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Agent

Created

Date Created
  • 2017

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Shelter from the storm: the Los Angeles Free Clinic, 1967-1975

Description

Emerging in the late 1960s, the Free Clinic Movement represented an attempt to provide equitable, accessible, and free health care to all. Originally aimed at helping drug addicts, hippies, and

Emerging in the late 1960s, the Free Clinic Movement represented an attempt to provide equitable, accessible, and free health care to all. Originally aimed at helping drug addicts, hippies, and runaways, free clinics were community-led organizations that ran solely on donations and volunteers, and were places where “free” meant more than just monetarily free - it meant free from judgment, moralizing, or bureaucratic red tape. This dissertation is an institutional history of the Los Angeles Free Clinic (LAFC), which, as a case study, serves to illustrate the challenges and cooperation inherent in the broader Free Clinic Movement. My project begins by investigating the links between the Free Clinic Movement and aspects of Progressive era reform, health care policy, and stigmatization of disease. By the 1960s, the community health centers formed under Lyndon Johnson, along with the growth of the New Left and Counterculture, set the stage for the emergence of the free clinics. In many ways, the LAFC was an anti-Establishment establishment, walking a fine line between appealing to members of the Counterculture, and forming a legitimate and structurally sound organization. The central question of this project is: how did the LAFC develop and then grow from a small anti-Establishment health care center to a respected part of the health care safety net system of Los Angeles County? Between 1967 and 1975, the LAFC evolved, developing strong ties to the Los Angeles County Department of Health, local politicians, and even the Los Angeles Police Department (LAPD). By 1975, as the LAFC moved into a new and larger building, it had become an accepted part of the community.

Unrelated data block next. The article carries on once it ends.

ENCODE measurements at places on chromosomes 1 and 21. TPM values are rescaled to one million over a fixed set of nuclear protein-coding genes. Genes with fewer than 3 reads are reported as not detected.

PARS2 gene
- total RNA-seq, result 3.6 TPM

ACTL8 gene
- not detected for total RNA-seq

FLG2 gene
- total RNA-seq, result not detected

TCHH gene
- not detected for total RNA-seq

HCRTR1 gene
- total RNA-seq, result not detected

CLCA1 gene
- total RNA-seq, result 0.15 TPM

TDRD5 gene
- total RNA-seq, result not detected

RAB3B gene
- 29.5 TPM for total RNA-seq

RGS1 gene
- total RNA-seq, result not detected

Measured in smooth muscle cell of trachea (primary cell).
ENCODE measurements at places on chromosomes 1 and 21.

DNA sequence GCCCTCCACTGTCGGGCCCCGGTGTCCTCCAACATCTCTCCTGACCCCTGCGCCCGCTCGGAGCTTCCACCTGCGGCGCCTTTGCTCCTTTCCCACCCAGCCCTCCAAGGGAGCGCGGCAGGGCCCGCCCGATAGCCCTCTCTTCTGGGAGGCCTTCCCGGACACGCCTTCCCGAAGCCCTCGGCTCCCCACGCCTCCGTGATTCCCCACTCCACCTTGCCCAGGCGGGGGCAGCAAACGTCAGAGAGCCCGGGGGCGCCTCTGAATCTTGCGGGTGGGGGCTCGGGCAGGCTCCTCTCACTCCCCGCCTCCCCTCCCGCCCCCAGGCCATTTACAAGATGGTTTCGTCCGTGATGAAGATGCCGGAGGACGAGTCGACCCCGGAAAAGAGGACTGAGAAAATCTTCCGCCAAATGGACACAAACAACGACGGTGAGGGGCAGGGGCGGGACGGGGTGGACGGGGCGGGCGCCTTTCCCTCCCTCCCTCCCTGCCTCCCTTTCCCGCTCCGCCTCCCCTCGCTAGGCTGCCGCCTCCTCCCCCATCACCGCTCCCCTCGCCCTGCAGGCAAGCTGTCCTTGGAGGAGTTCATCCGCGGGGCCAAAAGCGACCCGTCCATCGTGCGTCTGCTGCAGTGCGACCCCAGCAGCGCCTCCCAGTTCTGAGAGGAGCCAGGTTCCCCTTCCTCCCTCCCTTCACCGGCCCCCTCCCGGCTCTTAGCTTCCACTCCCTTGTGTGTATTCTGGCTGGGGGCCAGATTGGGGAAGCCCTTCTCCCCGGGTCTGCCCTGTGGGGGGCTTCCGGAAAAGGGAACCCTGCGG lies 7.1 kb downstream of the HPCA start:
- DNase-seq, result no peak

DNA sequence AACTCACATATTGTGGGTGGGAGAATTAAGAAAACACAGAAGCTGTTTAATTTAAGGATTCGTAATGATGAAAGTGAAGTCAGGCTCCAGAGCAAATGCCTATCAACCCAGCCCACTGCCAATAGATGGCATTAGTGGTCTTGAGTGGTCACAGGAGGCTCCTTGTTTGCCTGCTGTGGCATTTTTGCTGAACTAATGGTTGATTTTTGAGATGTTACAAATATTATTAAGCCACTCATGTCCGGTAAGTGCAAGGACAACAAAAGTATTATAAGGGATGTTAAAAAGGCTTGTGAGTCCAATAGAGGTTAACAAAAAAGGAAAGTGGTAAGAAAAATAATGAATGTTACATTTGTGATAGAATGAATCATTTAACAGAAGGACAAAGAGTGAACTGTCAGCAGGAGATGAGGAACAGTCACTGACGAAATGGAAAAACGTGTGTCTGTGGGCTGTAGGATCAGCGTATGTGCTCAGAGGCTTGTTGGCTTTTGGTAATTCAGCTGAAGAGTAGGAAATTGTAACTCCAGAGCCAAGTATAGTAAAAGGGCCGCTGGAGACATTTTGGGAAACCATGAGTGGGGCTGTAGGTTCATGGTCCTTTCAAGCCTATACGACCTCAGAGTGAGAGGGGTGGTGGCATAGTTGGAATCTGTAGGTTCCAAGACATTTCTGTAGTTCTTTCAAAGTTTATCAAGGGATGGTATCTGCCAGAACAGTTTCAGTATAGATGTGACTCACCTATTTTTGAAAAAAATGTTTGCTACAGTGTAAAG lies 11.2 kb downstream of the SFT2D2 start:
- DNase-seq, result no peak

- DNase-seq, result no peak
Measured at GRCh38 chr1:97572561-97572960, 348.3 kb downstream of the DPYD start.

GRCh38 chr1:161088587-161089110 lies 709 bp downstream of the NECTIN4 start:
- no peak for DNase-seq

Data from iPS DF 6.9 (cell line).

Contributors

Agent

Created

Date Created
  • 2016

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The role of American consultants in the development of television news broadcasting in the United Kingdom in the 1990s

Description

U.S. television is about earning profits, but European broadcasting has historically been governed as public service, indirectly or directly operated by the government. Substantial changes occurred in the 1990s. Privatization

U.S. television is about earning profits, but European broadcasting has historically been governed as public service, indirectly or directly operated by the government. Substantial changes occurred in the 1990s. Privatization and the United Kingdom’s Independent Television franchise auction stimulated commercial developments throughout Europe. Even public service broadcasters lost their traditional characteristics, adopting routines making them almost indistinguishable from commercial competitors.

Television remains the number one news source overall. Research shows news adheres to similar, recurring and predictable elements; an anchor team balances the broadcast and its various elements, following a formula of friendly personalities, visuals and sound bites.

This study examined American news consultants’ role in the development of television news in the UK in the 1990s. American news consultants’ work abroad is important because they spread the U.S. model - the origin of today’s on-air news style – and changed television news on a global scale.

Limited research has been conducted on the consultants’ European work and how they operated, largely because of proprietary material. This study was based on 2359 pages of archival material from Frank N. Magid Associates’ European archives. In addition, 24 interviews with Magid staff and UK journalists allowed for a comprehensive examination.